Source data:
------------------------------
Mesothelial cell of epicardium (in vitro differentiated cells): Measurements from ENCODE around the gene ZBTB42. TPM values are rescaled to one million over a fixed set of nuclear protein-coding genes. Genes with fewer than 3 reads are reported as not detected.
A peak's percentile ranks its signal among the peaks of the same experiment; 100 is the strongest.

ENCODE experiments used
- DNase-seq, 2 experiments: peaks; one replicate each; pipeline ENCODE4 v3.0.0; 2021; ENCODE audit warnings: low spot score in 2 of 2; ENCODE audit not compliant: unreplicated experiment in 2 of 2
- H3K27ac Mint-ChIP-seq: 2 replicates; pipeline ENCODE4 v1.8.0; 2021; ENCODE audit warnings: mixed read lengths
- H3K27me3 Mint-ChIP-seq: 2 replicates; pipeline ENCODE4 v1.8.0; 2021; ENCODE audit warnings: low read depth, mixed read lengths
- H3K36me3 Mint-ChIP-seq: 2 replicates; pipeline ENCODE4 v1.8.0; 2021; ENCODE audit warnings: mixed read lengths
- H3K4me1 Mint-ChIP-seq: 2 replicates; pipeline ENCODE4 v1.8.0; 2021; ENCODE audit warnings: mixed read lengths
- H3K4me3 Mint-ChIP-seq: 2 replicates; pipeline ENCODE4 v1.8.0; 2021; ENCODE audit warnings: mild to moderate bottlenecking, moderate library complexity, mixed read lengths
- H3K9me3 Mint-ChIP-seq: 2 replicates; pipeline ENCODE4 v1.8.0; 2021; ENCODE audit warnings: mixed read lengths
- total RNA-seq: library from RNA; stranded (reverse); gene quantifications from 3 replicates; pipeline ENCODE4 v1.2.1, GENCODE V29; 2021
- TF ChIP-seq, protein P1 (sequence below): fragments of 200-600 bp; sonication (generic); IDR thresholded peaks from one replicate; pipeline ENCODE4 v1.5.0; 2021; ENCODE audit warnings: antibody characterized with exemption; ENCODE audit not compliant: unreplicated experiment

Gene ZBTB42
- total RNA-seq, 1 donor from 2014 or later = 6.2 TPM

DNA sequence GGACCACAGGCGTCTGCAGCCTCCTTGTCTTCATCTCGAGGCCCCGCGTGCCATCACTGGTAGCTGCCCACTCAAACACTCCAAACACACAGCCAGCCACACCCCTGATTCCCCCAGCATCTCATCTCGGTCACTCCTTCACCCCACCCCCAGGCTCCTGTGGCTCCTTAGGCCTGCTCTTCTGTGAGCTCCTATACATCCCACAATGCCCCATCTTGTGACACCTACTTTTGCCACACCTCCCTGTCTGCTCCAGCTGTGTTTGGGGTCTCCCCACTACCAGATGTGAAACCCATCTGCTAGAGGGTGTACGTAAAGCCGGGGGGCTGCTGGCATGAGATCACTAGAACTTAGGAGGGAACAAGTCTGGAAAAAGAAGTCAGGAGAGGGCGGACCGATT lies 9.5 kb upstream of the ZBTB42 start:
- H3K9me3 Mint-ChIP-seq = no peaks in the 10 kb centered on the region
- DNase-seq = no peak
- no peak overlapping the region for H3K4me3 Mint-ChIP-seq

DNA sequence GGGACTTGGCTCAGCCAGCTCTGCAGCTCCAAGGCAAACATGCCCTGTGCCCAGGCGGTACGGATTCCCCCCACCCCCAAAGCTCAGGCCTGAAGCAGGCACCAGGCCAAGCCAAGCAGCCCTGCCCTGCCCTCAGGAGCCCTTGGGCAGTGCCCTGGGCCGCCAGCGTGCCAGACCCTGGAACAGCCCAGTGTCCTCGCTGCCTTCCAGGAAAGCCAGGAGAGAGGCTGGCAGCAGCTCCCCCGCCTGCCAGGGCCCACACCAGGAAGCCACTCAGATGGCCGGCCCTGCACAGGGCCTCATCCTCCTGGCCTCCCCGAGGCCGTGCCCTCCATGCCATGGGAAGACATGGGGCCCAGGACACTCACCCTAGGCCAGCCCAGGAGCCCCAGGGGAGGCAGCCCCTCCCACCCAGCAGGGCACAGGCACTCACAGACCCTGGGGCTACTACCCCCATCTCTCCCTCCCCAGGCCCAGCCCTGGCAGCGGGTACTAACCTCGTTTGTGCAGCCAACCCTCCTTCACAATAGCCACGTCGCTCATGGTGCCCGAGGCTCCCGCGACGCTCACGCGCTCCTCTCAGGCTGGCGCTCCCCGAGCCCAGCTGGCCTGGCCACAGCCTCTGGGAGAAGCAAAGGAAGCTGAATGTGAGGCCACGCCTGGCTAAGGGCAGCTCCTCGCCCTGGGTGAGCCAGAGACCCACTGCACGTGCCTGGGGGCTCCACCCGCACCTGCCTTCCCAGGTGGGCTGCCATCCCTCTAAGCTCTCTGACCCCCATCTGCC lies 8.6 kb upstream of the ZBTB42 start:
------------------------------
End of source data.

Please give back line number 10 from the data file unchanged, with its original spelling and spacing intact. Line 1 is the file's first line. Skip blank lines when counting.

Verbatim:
- H3K9me3 Mint-ChIP-seq: 2 replicates; pipeline ENCODE4 v1.8.0; 2021; ENCODE audit warnings: mixed read lengths